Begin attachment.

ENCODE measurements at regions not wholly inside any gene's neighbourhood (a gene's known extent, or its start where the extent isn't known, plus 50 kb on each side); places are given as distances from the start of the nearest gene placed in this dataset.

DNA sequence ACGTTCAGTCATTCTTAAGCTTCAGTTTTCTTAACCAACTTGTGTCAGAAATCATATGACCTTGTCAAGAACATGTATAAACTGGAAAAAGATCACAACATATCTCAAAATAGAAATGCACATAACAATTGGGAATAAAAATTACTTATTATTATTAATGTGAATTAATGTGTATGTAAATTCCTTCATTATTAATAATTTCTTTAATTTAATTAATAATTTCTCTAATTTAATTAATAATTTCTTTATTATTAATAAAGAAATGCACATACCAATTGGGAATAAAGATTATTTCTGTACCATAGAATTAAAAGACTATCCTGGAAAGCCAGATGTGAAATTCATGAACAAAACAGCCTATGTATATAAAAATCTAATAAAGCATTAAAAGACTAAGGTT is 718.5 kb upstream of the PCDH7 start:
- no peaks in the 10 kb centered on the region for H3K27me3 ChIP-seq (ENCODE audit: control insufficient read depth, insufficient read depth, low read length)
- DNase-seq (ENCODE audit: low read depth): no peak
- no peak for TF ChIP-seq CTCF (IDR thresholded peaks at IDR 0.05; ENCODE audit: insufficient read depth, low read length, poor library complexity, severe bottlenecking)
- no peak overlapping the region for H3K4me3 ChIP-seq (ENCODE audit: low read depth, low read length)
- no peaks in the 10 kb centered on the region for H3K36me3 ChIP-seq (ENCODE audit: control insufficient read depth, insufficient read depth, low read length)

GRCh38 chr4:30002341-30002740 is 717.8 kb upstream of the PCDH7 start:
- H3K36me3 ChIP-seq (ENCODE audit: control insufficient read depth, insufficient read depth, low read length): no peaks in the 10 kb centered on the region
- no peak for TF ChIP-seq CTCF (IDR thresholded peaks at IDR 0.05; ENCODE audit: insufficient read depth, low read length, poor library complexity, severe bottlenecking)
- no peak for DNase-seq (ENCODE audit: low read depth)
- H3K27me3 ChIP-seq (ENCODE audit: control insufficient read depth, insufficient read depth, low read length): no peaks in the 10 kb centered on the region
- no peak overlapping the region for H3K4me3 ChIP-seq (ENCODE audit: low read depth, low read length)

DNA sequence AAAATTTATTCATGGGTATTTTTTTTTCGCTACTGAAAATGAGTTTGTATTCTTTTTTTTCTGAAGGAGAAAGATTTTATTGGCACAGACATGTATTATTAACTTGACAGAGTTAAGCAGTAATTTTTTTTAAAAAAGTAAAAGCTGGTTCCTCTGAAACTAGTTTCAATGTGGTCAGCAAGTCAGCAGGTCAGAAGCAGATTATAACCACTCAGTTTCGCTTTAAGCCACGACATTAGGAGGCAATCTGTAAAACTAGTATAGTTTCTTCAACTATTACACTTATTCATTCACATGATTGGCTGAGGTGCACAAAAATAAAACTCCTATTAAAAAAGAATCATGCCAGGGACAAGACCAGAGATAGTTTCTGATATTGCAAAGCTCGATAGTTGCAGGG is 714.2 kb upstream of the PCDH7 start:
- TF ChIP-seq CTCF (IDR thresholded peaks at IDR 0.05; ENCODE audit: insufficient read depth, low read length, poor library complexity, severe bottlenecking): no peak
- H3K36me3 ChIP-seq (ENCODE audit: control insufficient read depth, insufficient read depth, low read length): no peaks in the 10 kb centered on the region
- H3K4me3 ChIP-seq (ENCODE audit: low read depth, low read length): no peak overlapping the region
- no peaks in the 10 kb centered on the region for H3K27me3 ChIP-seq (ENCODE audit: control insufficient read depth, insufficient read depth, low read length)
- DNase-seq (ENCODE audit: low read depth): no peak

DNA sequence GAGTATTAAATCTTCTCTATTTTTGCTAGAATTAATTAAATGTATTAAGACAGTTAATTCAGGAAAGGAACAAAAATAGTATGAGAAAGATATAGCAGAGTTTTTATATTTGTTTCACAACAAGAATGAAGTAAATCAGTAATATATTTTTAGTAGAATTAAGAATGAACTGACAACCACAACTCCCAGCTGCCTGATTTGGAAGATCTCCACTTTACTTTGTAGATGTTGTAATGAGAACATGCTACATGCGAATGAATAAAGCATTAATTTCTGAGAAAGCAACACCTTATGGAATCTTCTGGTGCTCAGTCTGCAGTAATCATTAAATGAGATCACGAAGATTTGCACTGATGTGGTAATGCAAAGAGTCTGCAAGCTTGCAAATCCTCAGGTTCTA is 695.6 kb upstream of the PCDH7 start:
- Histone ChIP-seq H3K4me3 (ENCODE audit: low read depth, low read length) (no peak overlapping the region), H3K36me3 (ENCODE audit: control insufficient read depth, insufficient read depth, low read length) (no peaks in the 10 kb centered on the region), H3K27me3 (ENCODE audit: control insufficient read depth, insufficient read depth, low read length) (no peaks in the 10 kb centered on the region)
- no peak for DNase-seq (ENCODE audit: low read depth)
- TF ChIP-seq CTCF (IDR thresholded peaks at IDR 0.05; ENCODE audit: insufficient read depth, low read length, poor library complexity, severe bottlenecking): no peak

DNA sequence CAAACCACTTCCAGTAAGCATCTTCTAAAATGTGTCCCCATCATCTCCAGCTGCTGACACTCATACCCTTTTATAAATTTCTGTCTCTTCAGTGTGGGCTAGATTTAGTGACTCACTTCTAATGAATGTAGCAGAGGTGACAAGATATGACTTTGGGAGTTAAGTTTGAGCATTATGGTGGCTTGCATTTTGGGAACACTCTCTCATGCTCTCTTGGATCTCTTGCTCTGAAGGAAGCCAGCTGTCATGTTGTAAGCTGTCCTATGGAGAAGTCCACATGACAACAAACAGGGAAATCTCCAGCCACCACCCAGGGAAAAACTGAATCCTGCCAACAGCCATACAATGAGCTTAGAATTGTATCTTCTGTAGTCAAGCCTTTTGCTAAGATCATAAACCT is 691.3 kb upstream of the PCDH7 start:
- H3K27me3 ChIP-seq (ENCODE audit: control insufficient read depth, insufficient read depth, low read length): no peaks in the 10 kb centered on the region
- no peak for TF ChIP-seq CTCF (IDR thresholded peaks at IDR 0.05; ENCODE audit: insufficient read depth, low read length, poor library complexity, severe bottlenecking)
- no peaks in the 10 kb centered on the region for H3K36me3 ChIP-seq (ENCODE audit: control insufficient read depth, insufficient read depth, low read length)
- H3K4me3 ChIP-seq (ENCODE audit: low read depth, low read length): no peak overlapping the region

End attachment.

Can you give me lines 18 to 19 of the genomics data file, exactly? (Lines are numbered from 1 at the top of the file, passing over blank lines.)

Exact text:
- no peaks in the 10 kb centered on the region for H3K27me3 ChIP-seq (ENCODE audit: control insufficient read depth, insufficient read depth, low read length)
- DNase-seq (ENCODE audit: low read depth): no peak